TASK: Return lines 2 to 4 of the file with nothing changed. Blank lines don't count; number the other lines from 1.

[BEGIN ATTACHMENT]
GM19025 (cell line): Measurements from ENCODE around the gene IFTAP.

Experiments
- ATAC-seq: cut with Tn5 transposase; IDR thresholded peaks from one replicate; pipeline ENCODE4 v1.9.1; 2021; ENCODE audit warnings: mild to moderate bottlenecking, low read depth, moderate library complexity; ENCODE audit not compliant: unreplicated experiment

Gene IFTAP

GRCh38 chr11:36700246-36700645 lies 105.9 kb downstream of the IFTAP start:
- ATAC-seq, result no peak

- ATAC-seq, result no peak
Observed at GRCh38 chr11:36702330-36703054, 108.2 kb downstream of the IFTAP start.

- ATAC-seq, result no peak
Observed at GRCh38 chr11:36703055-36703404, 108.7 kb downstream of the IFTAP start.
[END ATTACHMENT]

Experiments
- ATAC-seq: cut with Tn5 transposase; IDR thresholded peaks from one replicate; pipeline ENCODE4 v1.9.1; 2021; ENCODE audit warnings: mild to moderate bottlenecking, low read depth, moderate library complexity; ENCODE audit not compliant: unreplicated experiment

Gene IFTAP